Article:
Yeah, she thought I was a prostitute.
And then, clarity. I realized that every other woman at that party, besides me and Natasha, was a prostitute. Every woman there had been hired to be there.
I didn't have the heart to tell her I wasn't a pro. We ended up chatting and dancing and drinking all evening, and she explained that working in her legitimate profession didn't pay the bills, especially since she had to support her daughter and her mother ... and how she didn't make a lot of money from prostitution, but parties like this were always fun.
And as if that wasn't bad enough, the A Team arrived around midnight. The young prostitutes with the great bodies and great hair and great clothes, and the first wave was forgotten in the kitchen while the chubby, annoying, bald American losers watched the hot girls grind in the hallway.
Oh Yeah, And That Time Behind McDonald's ...
The promising attorney I mentioned above? He was lucky enough to have an apartment in the Pushkin Square McDonald's building. The first McDonald's building, by the way. Most older Russian buildings have a courtyard on one side, and this one was no different. The entrance to the building was around back, in the courtyard. A lot of rich expatriates lived there, because renting out their recently-privatized apartments was a great source of income for Russians; much better than government employment, to be sure.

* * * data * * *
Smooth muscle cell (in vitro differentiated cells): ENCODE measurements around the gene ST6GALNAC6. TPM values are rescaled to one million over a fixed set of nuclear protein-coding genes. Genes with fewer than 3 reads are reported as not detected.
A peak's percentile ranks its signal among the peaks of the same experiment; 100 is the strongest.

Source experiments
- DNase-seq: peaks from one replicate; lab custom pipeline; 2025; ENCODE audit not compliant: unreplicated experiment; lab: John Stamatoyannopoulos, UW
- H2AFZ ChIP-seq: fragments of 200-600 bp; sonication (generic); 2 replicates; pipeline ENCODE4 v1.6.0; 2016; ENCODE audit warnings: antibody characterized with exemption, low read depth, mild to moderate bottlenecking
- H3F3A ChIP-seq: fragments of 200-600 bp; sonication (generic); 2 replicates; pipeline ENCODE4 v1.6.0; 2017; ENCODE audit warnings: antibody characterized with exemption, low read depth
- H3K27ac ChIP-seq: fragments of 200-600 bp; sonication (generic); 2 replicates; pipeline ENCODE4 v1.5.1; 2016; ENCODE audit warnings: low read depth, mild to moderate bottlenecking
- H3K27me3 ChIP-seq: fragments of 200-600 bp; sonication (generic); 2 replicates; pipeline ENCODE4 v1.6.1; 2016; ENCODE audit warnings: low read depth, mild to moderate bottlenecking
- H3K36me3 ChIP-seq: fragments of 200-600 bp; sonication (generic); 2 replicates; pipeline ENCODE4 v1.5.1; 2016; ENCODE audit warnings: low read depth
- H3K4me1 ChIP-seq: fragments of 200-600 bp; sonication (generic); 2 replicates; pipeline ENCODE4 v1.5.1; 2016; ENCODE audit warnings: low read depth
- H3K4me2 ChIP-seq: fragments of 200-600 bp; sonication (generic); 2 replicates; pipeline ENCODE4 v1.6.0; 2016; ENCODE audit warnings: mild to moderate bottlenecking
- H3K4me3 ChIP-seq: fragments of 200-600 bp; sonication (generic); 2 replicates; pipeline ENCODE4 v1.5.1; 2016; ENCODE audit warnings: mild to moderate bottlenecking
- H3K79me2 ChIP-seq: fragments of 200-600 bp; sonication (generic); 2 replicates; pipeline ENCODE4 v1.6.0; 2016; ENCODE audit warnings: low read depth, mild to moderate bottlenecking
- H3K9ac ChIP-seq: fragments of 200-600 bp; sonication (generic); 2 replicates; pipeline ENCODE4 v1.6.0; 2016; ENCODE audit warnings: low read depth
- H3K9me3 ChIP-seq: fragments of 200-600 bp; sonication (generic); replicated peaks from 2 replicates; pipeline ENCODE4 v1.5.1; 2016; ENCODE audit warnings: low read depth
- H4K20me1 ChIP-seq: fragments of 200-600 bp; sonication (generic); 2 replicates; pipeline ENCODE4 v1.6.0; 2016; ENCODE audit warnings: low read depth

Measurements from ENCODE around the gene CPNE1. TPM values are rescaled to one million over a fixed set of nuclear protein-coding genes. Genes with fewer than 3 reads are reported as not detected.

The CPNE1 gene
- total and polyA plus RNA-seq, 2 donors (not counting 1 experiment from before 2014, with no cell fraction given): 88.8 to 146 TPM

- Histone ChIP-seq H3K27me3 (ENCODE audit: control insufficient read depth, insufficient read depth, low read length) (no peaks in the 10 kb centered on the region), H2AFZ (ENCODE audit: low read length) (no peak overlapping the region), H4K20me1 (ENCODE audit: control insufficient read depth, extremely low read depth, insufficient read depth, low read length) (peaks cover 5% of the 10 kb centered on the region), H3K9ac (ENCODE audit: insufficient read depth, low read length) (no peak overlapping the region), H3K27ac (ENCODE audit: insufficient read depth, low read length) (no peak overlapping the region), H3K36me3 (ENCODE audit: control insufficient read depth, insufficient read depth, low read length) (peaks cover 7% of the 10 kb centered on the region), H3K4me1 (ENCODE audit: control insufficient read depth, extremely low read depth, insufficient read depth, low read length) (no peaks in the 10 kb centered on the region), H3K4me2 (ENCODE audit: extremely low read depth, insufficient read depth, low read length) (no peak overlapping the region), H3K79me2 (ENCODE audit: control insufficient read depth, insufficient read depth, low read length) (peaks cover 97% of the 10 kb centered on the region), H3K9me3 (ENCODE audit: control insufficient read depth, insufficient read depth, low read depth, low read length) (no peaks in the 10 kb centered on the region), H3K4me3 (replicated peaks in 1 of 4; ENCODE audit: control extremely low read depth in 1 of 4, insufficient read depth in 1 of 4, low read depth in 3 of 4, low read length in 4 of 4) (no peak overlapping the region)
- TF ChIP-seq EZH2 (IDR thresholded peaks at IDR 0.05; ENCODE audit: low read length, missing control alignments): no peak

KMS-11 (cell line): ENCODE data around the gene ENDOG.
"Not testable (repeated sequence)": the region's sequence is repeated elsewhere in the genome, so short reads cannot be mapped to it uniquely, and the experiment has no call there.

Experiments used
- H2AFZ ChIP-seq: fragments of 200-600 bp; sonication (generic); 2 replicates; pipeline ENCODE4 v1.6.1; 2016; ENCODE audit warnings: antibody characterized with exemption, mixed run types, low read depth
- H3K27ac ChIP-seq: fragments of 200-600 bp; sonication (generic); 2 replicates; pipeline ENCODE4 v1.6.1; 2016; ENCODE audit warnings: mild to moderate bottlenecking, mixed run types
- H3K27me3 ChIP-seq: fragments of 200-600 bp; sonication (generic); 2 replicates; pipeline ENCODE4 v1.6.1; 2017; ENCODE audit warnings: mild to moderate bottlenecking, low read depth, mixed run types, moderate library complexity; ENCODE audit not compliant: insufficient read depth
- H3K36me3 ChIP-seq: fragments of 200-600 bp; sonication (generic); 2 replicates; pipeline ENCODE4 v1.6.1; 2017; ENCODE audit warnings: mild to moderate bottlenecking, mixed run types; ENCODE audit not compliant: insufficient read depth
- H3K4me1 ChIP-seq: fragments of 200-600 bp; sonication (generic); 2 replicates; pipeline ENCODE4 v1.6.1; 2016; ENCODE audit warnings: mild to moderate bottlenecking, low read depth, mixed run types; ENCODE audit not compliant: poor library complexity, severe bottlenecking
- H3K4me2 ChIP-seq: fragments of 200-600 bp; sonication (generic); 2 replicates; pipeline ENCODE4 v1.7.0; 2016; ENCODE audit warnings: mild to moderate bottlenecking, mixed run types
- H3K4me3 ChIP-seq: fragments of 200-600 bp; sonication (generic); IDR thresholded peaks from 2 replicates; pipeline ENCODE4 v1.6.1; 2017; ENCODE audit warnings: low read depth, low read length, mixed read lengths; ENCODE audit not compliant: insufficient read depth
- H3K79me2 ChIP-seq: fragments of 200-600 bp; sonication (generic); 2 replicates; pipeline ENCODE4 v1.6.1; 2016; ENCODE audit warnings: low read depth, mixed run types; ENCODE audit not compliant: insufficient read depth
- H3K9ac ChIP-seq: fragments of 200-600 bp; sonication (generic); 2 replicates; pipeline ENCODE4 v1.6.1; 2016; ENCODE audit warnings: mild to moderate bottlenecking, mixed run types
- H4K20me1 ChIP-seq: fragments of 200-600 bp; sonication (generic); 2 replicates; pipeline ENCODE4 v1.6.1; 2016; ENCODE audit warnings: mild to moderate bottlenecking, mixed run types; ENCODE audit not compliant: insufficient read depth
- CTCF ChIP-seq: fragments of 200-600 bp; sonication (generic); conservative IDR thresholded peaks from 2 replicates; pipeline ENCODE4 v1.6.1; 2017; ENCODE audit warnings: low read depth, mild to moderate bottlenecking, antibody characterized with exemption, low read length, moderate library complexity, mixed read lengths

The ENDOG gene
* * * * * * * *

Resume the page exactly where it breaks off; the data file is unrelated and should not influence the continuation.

One night, after dark, my friends and I went to visit him and stumbled upon quite a surprise in the courtyard. Twenty or so prostitutes, lined up in a row, standing on a retaining wall, the bright headlights of a Mercedes illuminating them for a customer.
And do you think they panicked when we came in the courtyard? Don't make me laugh.
They asked the guys in our group if they were interested in the merchandise. It made us all uncomfortable; all of them were really young, and clearly from the provinces. Having come to Moscow to fulfill their dreams, they ended up stuck in a dingy courtyard, hoping some American businessman would choose them over the other beautiful provincial girls.
And call the police? We knew from the shiny new Mercedes that these pimps were up to date on their hush money.
He Knew They Would Be Listening
When you're in Russia, you know you can't say anything to anybody. Ever.